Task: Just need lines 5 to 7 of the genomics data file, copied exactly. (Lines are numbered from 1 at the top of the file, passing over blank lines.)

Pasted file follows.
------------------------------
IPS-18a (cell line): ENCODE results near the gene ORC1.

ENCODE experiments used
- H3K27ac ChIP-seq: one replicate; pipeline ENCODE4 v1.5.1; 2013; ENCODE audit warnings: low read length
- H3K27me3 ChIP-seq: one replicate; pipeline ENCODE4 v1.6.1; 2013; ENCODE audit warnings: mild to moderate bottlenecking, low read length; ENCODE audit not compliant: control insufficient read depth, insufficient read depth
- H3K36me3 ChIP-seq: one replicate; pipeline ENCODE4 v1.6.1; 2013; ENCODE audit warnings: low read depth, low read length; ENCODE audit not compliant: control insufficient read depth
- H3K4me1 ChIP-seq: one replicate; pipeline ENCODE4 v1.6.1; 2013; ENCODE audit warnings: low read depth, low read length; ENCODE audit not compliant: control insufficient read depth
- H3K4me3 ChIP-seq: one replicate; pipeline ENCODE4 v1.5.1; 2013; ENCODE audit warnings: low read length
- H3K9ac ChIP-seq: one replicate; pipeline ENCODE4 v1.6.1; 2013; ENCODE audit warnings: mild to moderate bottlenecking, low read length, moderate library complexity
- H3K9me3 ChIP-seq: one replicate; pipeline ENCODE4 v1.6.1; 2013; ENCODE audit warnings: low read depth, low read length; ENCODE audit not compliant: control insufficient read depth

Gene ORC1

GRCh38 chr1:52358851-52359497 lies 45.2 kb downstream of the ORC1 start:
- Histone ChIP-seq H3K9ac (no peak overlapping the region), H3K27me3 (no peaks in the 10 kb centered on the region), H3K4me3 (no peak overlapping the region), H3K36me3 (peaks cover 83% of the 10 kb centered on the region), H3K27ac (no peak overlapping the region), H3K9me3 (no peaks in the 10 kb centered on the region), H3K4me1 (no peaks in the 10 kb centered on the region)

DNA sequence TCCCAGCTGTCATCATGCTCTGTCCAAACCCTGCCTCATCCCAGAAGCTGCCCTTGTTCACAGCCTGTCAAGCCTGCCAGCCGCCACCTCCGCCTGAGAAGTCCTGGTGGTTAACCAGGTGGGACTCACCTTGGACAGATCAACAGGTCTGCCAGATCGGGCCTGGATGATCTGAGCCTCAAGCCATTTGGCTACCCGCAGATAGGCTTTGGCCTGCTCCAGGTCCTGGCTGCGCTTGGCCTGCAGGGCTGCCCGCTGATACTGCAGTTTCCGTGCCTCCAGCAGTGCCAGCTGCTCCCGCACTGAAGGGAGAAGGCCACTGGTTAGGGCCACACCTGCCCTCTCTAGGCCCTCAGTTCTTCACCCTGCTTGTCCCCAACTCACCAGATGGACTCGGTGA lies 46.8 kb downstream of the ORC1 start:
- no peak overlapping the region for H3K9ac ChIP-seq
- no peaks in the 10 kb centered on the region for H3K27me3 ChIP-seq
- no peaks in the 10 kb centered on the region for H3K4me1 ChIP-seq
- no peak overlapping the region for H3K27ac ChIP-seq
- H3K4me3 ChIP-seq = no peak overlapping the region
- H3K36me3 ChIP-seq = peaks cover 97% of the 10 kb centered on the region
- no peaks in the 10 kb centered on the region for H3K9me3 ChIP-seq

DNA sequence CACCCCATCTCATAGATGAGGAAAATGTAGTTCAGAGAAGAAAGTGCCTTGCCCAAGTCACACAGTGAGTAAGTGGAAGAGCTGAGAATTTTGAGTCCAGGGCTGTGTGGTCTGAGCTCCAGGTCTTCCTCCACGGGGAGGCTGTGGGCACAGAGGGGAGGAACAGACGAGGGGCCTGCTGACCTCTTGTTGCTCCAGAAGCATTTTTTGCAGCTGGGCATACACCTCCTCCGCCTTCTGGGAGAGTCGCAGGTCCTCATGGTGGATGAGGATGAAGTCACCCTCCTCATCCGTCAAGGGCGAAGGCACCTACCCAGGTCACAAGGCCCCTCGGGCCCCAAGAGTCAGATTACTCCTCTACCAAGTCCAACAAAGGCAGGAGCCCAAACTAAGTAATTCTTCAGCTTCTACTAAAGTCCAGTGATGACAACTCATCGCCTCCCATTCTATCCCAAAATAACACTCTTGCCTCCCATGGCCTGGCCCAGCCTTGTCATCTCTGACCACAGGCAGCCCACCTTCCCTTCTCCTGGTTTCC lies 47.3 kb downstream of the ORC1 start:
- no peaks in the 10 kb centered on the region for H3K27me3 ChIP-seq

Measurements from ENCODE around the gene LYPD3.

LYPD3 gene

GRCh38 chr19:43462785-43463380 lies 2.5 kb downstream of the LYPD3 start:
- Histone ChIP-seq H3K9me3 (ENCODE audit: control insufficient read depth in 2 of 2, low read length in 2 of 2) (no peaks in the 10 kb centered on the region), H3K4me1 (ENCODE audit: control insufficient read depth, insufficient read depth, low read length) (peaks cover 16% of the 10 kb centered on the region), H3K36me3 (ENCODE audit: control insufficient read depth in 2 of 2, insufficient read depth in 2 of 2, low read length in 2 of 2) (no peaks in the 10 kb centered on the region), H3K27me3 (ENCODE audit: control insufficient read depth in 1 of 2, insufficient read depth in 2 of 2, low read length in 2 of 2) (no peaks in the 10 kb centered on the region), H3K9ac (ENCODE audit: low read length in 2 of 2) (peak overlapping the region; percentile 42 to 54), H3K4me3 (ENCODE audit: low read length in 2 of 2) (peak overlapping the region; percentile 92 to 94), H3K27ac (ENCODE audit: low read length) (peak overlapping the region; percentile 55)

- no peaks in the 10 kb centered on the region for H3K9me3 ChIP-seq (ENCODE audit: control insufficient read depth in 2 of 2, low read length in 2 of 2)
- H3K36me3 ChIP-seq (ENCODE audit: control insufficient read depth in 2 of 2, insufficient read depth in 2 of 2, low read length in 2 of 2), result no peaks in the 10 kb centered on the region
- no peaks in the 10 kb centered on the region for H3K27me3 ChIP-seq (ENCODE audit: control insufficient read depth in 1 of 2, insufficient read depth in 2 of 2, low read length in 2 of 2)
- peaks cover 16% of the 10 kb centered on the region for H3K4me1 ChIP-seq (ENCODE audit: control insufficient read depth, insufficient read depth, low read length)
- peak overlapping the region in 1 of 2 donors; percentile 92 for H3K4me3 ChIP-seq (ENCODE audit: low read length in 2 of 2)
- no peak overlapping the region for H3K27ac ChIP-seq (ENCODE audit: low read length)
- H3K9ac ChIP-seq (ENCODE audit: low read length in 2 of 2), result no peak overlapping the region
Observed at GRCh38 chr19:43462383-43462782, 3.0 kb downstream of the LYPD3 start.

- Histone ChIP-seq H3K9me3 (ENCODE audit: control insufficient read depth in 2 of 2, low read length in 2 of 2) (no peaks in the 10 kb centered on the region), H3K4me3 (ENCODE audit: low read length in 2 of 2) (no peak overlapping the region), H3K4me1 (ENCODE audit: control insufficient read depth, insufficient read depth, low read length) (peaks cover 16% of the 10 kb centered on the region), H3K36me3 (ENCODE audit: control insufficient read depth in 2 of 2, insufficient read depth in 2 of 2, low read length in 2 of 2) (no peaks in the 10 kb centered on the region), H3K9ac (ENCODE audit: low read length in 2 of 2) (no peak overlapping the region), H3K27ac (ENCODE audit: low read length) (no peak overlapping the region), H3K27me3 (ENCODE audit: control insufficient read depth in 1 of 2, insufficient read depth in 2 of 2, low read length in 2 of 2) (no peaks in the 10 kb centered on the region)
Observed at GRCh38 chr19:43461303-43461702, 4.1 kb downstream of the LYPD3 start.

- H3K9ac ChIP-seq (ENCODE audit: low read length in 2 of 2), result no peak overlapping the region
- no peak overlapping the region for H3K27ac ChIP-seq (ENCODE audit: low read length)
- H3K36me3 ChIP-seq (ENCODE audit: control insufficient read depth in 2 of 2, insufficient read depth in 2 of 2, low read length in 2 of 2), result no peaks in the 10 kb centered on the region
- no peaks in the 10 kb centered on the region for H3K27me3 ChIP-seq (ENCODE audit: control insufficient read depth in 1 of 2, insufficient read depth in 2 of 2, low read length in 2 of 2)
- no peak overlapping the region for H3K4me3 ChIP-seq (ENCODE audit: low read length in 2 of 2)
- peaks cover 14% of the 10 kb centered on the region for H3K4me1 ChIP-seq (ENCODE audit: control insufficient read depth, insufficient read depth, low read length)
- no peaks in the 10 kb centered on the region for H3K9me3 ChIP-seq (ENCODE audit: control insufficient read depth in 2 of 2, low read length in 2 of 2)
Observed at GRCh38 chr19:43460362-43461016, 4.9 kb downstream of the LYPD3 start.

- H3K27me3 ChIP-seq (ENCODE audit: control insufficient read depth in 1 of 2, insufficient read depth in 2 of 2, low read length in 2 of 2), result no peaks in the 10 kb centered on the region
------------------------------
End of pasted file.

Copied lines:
- H3K36me3 ChIP-seq: one replicate; pipeline ENCODE4 v1.6.1; 2013; ENCODE audit warnings: low read depth, low read length; ENCODE audit not compliant: control insufficient read depth
- H3K4me1 ChIP-seq: one replicate; pipeline ENCODE4 v1.6.1; 2013; ENCODE audit warnings: low read depth, low read length; ENCODE audit not compliant: control insufficient read depth
- H3K4me3 ChIP-seq: one replicate; pipeline ENCODE4 v1.5.1; 2013; ENCODE audit warnings: low read length